Transit Systems Urge State Action on Infrastructure Funding - 6/22/2015
Comptroller's Report Shows Surge in State Revenues
ALBANY, NY (06/22/2015) - The New York Public Transit Association (NYPTA) urges state leaders to fund transportation infrastructure before closing the legislative session. The revenue report issued by State Comptroller Tom DiNapoli on June 19, describes a surge in state revenues in the first two month of the fiscal year, especially in personal income tax receipts. The Comptroller also cites that over $1.5 billion in additional bank settlements has flowed into the state that has not been appropriated in the budget. These funds should be used now to fund transportation infrastructure across the state and create jobs.
"The Comptroller's report released Friday shows that there are additional, unexpected revenues flowing into the state that can fund increased infrastructure investment without detracting from existing programs. This means that the state can afford more funding for transportation such as the recent bills introduced by Senator John DeFrancisco and Assemblyman Jim Brennan," said NYPTA President Carm Basile. "We urge the Governor and Legislature to reach a solution on funding the critical capital needs of the MTA and transit systems across the state so they can continue to support economic growth."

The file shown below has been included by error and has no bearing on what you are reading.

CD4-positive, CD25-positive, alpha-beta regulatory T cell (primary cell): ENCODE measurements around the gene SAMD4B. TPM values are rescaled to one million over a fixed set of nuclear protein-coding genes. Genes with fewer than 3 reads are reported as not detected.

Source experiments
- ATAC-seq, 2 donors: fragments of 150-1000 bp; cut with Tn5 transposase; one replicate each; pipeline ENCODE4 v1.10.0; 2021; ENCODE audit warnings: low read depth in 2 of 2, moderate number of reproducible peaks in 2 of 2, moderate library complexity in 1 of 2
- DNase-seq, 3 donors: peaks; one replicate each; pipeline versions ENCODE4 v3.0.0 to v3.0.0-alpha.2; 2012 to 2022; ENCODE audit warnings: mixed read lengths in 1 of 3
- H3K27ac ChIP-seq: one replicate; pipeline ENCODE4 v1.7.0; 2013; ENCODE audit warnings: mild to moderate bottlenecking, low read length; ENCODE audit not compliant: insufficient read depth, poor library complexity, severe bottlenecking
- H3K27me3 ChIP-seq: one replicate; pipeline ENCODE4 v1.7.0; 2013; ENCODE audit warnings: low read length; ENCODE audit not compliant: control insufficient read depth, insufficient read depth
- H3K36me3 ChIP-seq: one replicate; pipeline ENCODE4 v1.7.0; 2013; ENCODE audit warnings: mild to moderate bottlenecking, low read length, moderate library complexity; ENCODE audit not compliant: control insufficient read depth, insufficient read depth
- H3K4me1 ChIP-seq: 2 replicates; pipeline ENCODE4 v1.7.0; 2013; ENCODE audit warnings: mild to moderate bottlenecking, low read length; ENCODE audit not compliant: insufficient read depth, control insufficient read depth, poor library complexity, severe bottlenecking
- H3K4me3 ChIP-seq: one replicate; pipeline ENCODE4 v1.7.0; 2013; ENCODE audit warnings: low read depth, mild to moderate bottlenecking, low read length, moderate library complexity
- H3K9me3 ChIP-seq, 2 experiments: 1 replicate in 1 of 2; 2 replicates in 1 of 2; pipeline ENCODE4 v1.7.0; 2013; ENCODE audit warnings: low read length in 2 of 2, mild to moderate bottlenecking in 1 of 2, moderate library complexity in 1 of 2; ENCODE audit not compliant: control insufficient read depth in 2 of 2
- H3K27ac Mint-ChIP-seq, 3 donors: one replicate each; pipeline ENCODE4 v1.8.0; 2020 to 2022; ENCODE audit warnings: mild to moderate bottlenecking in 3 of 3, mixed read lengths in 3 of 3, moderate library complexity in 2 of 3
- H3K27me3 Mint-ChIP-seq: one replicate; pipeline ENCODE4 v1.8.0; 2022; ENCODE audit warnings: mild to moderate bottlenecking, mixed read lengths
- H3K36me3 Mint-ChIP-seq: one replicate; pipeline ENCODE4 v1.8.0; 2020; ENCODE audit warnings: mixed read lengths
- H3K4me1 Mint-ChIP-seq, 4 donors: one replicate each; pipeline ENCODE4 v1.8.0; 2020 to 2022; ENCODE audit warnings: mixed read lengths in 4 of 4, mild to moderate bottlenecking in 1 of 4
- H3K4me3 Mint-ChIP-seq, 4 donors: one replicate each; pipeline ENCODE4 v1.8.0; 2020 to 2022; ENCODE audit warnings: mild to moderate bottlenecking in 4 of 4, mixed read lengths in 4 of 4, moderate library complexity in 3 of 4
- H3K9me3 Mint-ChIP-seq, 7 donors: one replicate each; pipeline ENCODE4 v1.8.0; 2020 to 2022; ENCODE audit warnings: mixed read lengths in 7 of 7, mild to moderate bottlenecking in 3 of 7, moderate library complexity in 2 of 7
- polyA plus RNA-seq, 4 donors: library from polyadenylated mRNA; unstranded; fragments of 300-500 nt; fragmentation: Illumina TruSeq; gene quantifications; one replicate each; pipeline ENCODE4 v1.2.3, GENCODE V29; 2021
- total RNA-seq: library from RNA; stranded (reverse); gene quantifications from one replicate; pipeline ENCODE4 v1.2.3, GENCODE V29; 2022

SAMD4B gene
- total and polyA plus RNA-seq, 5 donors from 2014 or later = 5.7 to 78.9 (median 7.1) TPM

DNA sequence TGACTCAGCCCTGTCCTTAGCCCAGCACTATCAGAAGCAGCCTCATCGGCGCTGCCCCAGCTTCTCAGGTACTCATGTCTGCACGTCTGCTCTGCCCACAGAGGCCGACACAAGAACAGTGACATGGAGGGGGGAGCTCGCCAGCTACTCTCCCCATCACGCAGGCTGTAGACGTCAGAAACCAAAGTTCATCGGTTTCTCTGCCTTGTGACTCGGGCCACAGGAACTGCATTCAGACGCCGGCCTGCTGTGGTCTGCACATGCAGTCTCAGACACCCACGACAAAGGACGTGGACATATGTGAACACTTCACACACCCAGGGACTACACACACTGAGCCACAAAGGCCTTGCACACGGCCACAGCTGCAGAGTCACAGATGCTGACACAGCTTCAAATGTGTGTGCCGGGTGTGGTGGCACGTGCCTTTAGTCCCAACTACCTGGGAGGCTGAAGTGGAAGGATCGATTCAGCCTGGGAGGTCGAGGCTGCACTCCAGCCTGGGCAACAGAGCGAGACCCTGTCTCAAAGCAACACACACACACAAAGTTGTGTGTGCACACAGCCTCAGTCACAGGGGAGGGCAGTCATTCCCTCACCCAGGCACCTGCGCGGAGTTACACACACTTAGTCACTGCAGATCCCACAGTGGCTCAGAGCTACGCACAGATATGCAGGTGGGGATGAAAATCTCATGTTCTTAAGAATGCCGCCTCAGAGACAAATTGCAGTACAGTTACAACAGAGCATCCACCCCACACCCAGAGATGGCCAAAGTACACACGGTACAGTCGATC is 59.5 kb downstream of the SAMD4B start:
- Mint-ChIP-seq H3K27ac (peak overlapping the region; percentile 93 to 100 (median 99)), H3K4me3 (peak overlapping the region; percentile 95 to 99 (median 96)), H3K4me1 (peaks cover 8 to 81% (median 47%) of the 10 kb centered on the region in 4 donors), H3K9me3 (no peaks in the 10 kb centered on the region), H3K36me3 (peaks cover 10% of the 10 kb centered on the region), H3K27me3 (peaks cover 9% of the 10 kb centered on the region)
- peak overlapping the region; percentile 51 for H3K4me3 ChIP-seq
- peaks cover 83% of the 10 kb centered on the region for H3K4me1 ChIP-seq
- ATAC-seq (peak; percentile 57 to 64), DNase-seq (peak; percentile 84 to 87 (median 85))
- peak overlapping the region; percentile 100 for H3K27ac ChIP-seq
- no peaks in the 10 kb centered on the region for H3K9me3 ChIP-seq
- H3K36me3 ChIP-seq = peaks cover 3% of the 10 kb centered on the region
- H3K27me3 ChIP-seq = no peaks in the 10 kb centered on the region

After passage of the 2015-16 state budget, the MTA 5-year capital program still has a $14 billion funding gap to meet the needs to repair and upgrade the transit system. Similarly, the rest of the state's upstate and downstate transit systems require $500 million over the next 5 years to replace buses and make other infrastructure improvements.
The New York Public Transit Association is a not-for-profit association representing more than 40 transit systems across the New York State including the MTA, the largest public transportation system in the nation, the four upstate regional transportation authorities, downstate suburban county bus systems, and transit systems that serve upstate rural communities.